Install the desired “cabextract” package per the Linux distribution package manager. Usage for “cabextract” is simple—supply the CAB filename to the “cabextract” utility, such as:

$  cabextract arial32.exe Extracting cabinet: arial32.exe
extracting: FONTINST.EXE extracting: fontinst.inf extracting: Ariali.TTF
extracting: Arial.TTF
Finished processing cabinet.

To execute the “cabextract” utility for all the CAB files, a wildcard can be used:

# cabextract *.exe

After all the TTF files have been extracted from their CAB files, all the TTF files must be copied to the appropriate font subdirectory. It is recommended to change the filename case for all the TTF files first. For example, at a command line, the following can be executed:

# for i in *; do mv -f "$i" `echo "$i" | tr A-Z a-z`; done

The resulting “[…] are the same file” messages can be ignored.

Finally, the files should be coped to the Linux system’s well-known font subdirectory. It is recommended that a subdirectory be created where the Microsoft fonts will be stored, such as: /usr/share/fonts/ms.

The example below is an excerpt from the Red Hat Linux Enterprise 6 documentation ( International_Language_Support_Guide/add_fonts_all_users.html). This example should not be considered as comprehensive or that this procedure will work on all installed instances of Red Hat Linux Enterprise 6, or any other Linux (or Unix) distribution. Adjust the commands and font subdirectory location names as appropriate.

Adding New Fonts for All Users

To install fonts for all users you need to login as root (or administrator account) and create a directory under: /usr/share/fonts/ (for example, /usr/share/fonts/ms).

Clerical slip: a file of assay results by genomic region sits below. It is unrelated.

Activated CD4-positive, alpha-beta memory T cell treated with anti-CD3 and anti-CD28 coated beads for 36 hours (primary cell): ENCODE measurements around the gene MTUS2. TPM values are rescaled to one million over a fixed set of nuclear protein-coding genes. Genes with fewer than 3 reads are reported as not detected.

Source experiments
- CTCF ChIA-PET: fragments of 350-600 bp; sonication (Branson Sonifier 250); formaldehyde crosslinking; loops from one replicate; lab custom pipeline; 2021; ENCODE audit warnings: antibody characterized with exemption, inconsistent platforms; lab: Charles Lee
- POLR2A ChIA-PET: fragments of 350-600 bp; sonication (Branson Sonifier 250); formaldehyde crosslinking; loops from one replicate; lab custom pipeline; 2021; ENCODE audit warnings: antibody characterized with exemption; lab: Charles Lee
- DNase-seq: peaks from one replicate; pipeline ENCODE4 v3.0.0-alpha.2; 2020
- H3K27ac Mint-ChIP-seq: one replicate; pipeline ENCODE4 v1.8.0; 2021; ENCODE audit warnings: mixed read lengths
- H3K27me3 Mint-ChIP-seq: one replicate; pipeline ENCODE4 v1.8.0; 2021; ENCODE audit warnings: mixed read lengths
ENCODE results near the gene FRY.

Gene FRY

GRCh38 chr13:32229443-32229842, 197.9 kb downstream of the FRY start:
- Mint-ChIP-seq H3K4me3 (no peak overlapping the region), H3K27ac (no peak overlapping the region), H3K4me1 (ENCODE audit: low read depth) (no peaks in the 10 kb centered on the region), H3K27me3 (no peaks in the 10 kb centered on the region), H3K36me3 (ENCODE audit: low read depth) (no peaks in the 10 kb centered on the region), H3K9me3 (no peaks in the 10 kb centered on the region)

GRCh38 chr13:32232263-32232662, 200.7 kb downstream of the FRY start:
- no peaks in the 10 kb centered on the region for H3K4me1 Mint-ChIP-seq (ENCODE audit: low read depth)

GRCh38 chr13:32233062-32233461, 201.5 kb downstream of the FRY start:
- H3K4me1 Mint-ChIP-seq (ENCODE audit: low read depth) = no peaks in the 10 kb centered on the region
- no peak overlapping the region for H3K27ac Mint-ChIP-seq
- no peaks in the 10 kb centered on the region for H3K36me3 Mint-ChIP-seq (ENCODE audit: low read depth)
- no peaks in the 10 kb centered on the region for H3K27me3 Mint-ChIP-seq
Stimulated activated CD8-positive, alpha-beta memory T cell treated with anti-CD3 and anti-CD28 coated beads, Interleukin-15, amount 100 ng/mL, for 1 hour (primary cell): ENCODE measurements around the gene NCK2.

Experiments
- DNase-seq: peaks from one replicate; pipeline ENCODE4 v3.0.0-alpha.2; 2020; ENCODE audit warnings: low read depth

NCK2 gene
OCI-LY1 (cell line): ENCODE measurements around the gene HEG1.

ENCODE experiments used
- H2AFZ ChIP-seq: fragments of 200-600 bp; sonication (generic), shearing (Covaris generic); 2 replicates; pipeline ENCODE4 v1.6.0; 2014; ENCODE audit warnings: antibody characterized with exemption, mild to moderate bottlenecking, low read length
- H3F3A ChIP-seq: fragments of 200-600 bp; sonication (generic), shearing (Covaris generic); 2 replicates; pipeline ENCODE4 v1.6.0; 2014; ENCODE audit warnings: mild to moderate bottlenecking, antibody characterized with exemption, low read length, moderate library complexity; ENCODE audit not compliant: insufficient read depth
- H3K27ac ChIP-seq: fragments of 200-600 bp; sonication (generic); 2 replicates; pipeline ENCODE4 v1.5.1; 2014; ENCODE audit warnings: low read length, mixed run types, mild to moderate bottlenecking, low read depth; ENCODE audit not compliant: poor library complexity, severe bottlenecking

Copy the fonts into the subdirectory created and execute the following to update the font cache:

# cp *.ttf /usr/share/fonts/ms
# fc-cache -v -f /usr/share/fonts/
/usr/share/fonts: caching, new cache contents: 0 fonts, 10 dirs
/usr/share/fonts/default: caching, new cache contents: 0 fonts, 2 dirs
/usr/share/fonts/default/Type1: caching, new cache contents: 35 fonts, 0 dirs
/usr/share/fonts/default/ghostscript: caching, new cache contents: 17 fonts, 0 dirs
/usr/share/fonts/dejavu: caching, new cache contents: 21 fonts, 0 dirs
/usr/share/fonts/khmeros: caching, new cache contents: 3 fonts, 0 dirs
/usr/share/fonts/kurdit-unikurd-web: caching, new cache contents: 1 fonts, 0 dirs
/usr/share/fonts/liberation: caching, new cache contents: 12 fonts, 0 dirs
/usr/share/fonts/ms: caching, new cache contents: 30 fonts, 0 dirs
/usr/share/fonts/opensymbol: caching, new cache contents: 1 fonts, 0 dirs
/usr/share/fonts/smc: caching, new cache contents: 0 fonts, 0 dirs
/usr/share/fonts/stix: caching, new cache contents: 4 fonts, 0 dirs
/usr/share/fonts/un-core: caching, new cache contents: 2 fonts, 0 dirs
/var/cache/fontconfig: cleaning cache directory fc-cache: succeeded

All existing and new users should now be able to use the installed fonts.